Why settle for one Python when you can have two

September 22nd, 2008 by Patrick Boucher - Viewed 7853 times -




For the first time I was confronted this week with running XSI 32bits and XSI 64bits on the same Windows x64 system. I’d tried it in the past just as a challenge to get it to work but now the crew I was working with actually had some production needs for it.

It was so simple I can probably qualify it as being the biggest non event of my past few months… This same subject has been talked about a few times in the past but because historically it has been so complicated (read impossible), I thought I’d rehash it here. Here are some no nonsense steps to make it happen:

Notes:

  • Install your two different Pythons in two different directories (I used C:\Python26-x86 and C:\Python26-x64)
  • Python 2.6 is at RC2 as of this writing but is very solid. Release shoudn’t be too far off (scheduled for Oct 1st).
  • For Vista users, turn UAC off for these installs.

Now whenever you launch one version or another of XSI you should set the system path to include the path to the appropriate version of Python. One nice way to do this is to use the UserTools to edit setenv.bat and add a line like the following at the top of the file:

set PATH=C:\Python26-x64;%PATH%

This is also a nice place to set your PYTHONPATH environment variable for any custom libraries as well. Most libs you develop yourself are likely to be 100% pure Python. As such they are usable by both the 32 and 64 bit interpreters and can be kept in a single central location and included by both versions. Some libraries that you download might require specific binary builds and you’ll need to install those twice, one for each Python version.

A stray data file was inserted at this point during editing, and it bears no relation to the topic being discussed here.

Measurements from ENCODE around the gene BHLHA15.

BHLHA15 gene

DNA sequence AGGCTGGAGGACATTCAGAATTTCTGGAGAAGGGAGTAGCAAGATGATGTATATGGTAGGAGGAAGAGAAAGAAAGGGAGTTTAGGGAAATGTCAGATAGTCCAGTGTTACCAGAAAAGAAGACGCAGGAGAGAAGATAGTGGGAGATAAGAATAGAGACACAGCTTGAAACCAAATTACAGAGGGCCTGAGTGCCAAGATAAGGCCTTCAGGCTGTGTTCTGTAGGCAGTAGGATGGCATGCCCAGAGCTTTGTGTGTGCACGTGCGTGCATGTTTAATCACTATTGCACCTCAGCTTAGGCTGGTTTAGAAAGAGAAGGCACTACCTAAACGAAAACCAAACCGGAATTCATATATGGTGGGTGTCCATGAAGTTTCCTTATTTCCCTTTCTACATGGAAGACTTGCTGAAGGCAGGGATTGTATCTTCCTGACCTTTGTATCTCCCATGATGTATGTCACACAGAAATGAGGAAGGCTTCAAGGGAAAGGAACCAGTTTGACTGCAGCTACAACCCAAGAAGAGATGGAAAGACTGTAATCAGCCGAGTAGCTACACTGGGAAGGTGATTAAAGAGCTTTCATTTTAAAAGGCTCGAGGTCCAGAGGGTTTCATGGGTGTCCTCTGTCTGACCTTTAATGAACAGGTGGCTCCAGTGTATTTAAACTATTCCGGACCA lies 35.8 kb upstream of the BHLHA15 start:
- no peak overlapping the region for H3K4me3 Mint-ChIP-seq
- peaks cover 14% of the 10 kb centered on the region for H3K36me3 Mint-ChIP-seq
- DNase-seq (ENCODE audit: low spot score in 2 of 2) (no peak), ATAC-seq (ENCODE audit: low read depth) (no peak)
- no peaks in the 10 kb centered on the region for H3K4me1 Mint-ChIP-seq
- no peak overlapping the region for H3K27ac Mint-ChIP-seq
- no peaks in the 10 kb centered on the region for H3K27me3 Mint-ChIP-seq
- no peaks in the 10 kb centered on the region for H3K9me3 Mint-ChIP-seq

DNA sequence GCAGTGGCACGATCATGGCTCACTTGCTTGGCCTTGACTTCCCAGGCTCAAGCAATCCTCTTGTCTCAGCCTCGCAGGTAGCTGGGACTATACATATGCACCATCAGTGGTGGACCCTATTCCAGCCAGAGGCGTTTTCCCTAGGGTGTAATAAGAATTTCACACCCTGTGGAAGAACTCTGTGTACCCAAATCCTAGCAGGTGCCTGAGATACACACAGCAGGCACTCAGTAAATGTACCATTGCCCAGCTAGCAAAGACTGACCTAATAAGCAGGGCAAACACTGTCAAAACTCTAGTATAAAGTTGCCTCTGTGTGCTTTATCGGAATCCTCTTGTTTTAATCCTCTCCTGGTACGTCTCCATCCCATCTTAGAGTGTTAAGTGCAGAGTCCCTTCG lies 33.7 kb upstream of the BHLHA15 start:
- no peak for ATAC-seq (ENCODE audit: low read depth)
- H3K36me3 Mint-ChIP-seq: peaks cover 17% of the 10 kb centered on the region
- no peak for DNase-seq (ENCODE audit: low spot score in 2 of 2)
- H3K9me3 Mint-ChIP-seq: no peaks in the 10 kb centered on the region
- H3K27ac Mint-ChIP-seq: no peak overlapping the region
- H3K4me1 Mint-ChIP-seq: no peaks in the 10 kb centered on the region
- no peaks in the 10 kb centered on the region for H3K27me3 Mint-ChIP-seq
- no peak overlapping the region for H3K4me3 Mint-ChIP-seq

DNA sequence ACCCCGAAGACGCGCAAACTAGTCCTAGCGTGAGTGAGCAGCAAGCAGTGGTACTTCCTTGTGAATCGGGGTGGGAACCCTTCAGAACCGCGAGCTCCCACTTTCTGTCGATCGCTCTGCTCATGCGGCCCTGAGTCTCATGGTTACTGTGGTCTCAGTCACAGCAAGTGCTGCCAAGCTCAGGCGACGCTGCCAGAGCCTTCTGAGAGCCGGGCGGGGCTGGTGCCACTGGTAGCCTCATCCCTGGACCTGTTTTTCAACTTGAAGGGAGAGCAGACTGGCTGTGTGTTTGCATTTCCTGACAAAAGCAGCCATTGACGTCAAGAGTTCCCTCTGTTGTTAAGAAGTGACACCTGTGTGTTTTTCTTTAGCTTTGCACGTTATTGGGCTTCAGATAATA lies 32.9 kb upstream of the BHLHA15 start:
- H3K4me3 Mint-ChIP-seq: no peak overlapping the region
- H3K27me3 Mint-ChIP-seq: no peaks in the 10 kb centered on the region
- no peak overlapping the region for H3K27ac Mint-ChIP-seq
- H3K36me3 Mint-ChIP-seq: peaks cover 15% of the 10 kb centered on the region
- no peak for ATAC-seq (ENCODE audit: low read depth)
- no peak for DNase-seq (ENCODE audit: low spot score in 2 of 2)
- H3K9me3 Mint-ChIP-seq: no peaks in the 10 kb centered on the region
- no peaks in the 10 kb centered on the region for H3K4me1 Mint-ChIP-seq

Why am I talking specifically about Python 2.6 even if it is only at RC2? I’m a strong advocate of moving to this new version as soon as you can, given any libraries you need for your tools are also available for the new version. This version adds or implements a lot of stuff that will be in Python 3.0 without breaking 2.x compatibility (too much). As such it becomes a great way to smooth your transition to the future version of the language. If you want to get up to speed with what is coming up in Python 2.6, you can check it out here.

Have fun!

One Response to “Why settle for one Python when you can have two”

  1. MindWin says:

    I will learn Python, and will try to use it in XSI.